Student to Student

Middle and high school students are in a period of significant developmental change and are seeking connections and a sense of belonging while learning to navigate new situations and settings. Many will be brand new to a school community while others have had limited exposure due to the pandemic, and all of them will have been impacted by the isolation of COVID-19. Helping students foster healthy relationships with peers will allow them to develop stronger intrapersonal skills and lay the groundwork for a successful year ahead and overall high school experience. Investment in these core relationships will also increase the strength of the overall school community.

Guiding Questions

  • How can we help foster healthy student-to-student relationships in a meaningful way within the context of the school day?
  • What are some best practices to make sure students have the time and space they need to develop healthy relationships with their peers?
Examples, Tools and Strategies
Strategies Aligned Resources

Implement Weekly Circles

Implement a Weekly Circles model to build and strengthen relationships between students. 

This approach is rooted in restorative practice techniques and provides a safe space for students to identify their emotions, share experiences, and address issues and conflicts. 

 For this and other initiatives that invite students to share personal reflections, ensure that staff have the training, time, and resources to implement activities. This includes trauma-informed facilitation techniques and referral recommendations (e.g., mental health services) for students who need additional support.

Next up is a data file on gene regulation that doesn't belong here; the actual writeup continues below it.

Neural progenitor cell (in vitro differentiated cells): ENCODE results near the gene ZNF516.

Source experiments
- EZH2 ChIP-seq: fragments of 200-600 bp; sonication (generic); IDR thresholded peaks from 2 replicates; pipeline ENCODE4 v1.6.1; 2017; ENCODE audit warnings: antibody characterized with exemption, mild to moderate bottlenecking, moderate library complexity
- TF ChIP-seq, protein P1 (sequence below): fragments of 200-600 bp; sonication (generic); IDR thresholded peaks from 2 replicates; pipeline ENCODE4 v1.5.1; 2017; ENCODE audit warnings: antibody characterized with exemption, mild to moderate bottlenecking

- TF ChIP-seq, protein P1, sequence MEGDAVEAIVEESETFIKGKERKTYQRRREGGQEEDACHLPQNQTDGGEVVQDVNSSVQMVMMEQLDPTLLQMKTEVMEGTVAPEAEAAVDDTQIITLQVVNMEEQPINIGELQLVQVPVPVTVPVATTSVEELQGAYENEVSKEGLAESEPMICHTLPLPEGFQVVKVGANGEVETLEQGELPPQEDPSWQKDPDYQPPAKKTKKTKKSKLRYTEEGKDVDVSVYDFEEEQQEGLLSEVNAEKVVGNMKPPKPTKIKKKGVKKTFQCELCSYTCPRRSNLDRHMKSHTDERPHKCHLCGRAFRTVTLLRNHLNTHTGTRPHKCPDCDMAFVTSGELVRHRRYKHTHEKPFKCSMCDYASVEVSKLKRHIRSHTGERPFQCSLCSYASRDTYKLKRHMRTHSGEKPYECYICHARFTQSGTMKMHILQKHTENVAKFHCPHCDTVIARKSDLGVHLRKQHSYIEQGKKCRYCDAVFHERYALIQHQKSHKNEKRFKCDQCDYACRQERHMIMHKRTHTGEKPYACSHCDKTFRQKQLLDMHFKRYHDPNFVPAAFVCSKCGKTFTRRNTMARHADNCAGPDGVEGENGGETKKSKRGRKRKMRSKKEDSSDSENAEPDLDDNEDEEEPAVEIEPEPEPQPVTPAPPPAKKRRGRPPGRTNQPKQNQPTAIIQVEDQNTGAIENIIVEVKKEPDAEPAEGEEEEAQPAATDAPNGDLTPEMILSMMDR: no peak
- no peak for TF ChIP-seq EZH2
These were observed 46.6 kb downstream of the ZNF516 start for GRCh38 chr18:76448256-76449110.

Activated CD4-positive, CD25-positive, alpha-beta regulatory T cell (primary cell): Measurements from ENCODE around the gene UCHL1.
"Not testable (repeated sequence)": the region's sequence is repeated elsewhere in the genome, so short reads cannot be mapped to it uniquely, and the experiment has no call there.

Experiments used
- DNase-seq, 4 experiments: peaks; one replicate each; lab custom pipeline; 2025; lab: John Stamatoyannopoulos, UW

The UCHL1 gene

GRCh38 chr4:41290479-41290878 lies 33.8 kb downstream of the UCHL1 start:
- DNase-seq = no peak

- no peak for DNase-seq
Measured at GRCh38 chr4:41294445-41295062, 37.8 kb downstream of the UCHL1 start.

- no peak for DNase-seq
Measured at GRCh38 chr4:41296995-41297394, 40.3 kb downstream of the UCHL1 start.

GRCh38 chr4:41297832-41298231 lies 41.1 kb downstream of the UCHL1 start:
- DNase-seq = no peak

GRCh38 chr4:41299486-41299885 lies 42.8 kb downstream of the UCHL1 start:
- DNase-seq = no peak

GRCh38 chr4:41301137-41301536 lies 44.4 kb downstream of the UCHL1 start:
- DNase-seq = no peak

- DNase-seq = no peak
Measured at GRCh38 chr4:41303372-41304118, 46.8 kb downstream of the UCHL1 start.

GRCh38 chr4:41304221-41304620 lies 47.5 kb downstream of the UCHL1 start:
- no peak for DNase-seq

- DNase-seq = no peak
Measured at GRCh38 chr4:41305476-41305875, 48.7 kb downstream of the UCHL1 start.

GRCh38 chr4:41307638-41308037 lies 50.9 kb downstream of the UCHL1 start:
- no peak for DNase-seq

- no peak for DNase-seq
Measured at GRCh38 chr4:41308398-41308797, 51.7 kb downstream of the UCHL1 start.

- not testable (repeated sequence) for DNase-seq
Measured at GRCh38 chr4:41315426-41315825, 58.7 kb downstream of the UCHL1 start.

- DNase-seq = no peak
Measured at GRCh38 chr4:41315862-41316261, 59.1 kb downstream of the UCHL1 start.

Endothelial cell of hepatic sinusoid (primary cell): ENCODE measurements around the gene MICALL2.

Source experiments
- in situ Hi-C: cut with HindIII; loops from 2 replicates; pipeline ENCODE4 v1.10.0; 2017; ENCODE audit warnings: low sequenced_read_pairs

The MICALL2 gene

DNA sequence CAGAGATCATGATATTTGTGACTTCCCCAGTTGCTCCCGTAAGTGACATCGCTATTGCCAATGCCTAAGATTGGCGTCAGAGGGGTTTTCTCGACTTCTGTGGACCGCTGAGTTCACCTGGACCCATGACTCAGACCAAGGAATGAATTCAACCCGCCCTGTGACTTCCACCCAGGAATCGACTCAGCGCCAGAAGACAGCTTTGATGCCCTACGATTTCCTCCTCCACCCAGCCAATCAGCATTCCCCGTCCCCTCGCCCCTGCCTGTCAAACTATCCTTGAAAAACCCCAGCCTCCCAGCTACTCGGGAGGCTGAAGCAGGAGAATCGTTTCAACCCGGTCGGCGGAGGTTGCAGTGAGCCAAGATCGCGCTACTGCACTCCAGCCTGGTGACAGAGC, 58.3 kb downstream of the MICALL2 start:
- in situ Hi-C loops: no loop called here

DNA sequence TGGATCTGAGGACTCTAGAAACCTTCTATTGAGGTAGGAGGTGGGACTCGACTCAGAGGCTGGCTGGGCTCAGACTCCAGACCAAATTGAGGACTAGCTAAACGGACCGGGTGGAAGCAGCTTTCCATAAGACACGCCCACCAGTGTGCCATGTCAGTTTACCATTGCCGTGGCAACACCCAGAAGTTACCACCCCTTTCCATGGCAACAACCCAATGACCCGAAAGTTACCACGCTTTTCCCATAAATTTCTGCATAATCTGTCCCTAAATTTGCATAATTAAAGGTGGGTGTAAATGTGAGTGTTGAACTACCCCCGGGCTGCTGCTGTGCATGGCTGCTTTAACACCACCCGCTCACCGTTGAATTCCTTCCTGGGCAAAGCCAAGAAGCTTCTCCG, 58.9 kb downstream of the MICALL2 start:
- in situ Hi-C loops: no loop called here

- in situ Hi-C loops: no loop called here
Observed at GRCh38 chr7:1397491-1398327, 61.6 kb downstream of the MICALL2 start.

Watch this 5-minute Weekly Circles video + Add to Action Plan from Edutopia to help you create an effective practice for your school(s).

Download Introduction to Restorative Practices + Add to Action Plan from Peace Learning Center for additional insights into the benefits of circles and the need for Principal and administration vision, staff buy in and professional development to support the effort.

Integrate relationship building 

Identify opportunities throughout the school day to weave in relationship-building and social emotional learning (SEL). This is especially important for older students, who may resist activities that feel inauthentic.  This includes integrating SEL into academic learning, developing a coherent plan for relationship-building with key school partners, and ensuring that programming to build relationships provides genuine opportunities for connection and growth. 

  • Review this Education Week article on Why High School SEL Programs Feel ‘Lame’ – And How to Fix Them, + Add to Action Plan which provides five recommendations for fostering student relationships, including integrating SEL across the curriculum, aiming for coherence across schools and districts, and exploring peer mentoring programs 
  • Download the IGNITE Peer Mentoring Guide + Add to Action Plan and see pages 2-5 to learn about a model for supporting first-year students and developing leadership and empathy skills for older youth.